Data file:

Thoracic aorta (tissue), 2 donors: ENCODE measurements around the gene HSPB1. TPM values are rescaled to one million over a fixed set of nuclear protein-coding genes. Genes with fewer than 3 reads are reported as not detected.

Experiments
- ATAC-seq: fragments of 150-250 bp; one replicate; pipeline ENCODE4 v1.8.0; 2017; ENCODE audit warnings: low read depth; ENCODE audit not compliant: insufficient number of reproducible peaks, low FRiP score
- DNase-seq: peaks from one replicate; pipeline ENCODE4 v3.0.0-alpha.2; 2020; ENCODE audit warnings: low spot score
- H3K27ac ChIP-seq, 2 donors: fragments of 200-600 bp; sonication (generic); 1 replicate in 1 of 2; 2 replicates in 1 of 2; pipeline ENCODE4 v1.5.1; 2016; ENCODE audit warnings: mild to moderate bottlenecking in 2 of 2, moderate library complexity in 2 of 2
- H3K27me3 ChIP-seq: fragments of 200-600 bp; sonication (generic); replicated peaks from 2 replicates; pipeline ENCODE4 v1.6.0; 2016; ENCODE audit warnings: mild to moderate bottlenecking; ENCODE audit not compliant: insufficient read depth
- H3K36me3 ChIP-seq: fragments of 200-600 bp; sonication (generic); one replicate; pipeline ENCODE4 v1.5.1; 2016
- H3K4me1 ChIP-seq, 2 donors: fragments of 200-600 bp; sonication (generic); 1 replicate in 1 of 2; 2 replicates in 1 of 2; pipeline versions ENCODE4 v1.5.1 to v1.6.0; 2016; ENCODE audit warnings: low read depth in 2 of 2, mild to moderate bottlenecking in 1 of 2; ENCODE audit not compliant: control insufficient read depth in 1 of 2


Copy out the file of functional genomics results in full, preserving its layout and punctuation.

Thoracic aorta (tissue), 2 donors: ENCODE measurements around the gene HSPB1. TPM values are rescaled to one million over a fixed set of nuclear protein-coding genes. Genes with fewer than 3 reads are reported as not detected.

Experiments
- ATAC-seq: fragments of 150-250 bp; one replicate; pipeline ENCODE4 v1.8.0; 2017; ENCODE audit warnings: low read depth; ENCODE audit not compliant: insufficient number of reproducible peaks, low FRiP score
- DNase-seq: peaks from one replicate; pipeline ENCODE4 v3.0.0-alpha.2; 2020; ENCODE audit warnings: low spot score
- H3K27ac ChIP-seq, 2 donors: fragments of 200-600 bp; sonication (generic); 1 replicate in 1 of 2; 2 replicates in 1 of 2; pipeline ENCODE4 v1.5.1; 2016; ENCODE audit warnings: mild to moderate bottlenecking in 2 of 2, moderate library complexity in 2 of 2
- H3K27me3 ChIP-seq: fragments of 200-600 bp; sonication (generic); replicated peaks from 2 replicates; pipeline ENCODE4 v1.6.0; 2016; ENCODE audit warnings: mild to moderate bottlenecking; ENCODE audit not compliant: insufficient read depth
- H3K36me3 ChIP-seq: fragments of 200-600 bp; sonication (generic); one replicate; pipeline ENCODE4 v1.5.1; 2016
- H3K4me1 ChIP-seq, 2 donors: fragments of 200-600 bp; sonication (generic); 1 replicate in 1 of 2; 2 replicates in 1 of 2; pipeline versions ENCODE4 v1.5.1 to v1.6.0; 2016; ENCODE audit warnings: low read depth in 2 of 2, mild to moderate bottlenecking in 1 of 2; ENCODE audit not compliant: control insufficient read depth in 1 of 2